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Does Manufacturing Matter?

By Herb Shields | 05/03/2010 | 8:19 AM

 

Last month I participated in a lively discussion on this topic at a local APICS sponsored breakfast.  Since many of the attendees have careers that are at least in part related to manufacturing, there was admittedly some built in bias towards the answer, “Yes it does.”

It matters to all of us as consumers because in spite of the conventional wisdom that says little is still made in the USA, in consumer products in particular, that is not true.  Most readers of DC Velocity work with or for companies such as Proctor & Gamble, Kraft Foods, Pepsico, and/or their suppliers with significant manufacturing capacity in the US.  One concern expressed by many of my colleagues during our discussion had to do with reminding those not in the CPG industry that manufacturing remains an essential part of the domestic economy.

Can the government save manufacturing?  The group did not think it could or should.  We would like to see more assistance for small manufacturers that would lower the cost of doing business and provide incentives for new markets such as renewable energy.  Yesterday’s Wall Street Journal had an article on the approval of the first off shore wind farm off the coast of Massachusetts.  Two nuclear power plants were approved for construction earlier this year.  Yet both the wind turbines and nuclear plants are far from sure things.  Meanwhile China and other countries are moving ahead more rapidly.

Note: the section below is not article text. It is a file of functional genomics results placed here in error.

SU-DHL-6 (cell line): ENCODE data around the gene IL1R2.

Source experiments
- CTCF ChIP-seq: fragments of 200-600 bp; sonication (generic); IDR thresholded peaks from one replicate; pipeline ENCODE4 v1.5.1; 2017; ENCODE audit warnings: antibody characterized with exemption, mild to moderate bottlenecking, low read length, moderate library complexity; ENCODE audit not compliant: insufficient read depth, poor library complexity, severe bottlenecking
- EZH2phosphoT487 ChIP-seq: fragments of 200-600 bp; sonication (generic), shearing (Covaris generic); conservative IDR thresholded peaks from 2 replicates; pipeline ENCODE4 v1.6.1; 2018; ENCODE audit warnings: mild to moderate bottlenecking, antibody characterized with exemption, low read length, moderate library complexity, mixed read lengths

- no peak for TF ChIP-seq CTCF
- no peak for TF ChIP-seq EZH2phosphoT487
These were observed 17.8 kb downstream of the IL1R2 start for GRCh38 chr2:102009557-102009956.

Who is most to blame for losses over the years in manufacturing – management or unions?  We came to no agreement on this one, other than to conclude that both sides did not always take the long term view.

Last week, we saw some very positive news for US- based manufacturing.  The Tempe, Ariz.-based Institute for Supply Management's (ISM) manufacturing index rose to 59.6 in March from the February reading of 56.5.

The strong number was driven by significant growth in new orders and production, as well as larger inventories, which grew for the first time in 46 months.

The breakeven point for the index is 50, with a reading above that indicating growth in the sector. March's higher score means the manufacturing sector grew at a faster pace than the month before.

The monthly report surveys purchasing managers, and because it's a survey, some analysts say the index is highly subjective and overrated. But others view the report as a valuable indicator of broad trends and the overall health of the economy.  As a former Purchasing Manager who participated in the monthly surveys, I trust the numbers.

Overall, 17 of the 18 manufacturing industries surveyed showed growth. Plastics and rubber products is the only industry that reported contraction.

It will be interesting to see if manufacturers can continue to make progress for the balance of 2010.

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About Herb Shields

Herb Shields

Herb Shields has run Chicago-based HCS Consulting since 2000, helping clients across multiple industries and in higher education improve their supply chain strategy and execution. Shields has more than 30 years as an operations executive for capital equipment, automotive, electrical machinery and consumer products companies. As vice president of materials management at consumer goods company Helene Curtis, Shields led the supply chain organization that helped Helene Curtis win "Vendor of the Year" awards from Wal-Mart Stores and Target Corp. Shields has a B.S. degree in Electrical Engineering from Clarkson University and did graduate work in business at Bowling Green State University.



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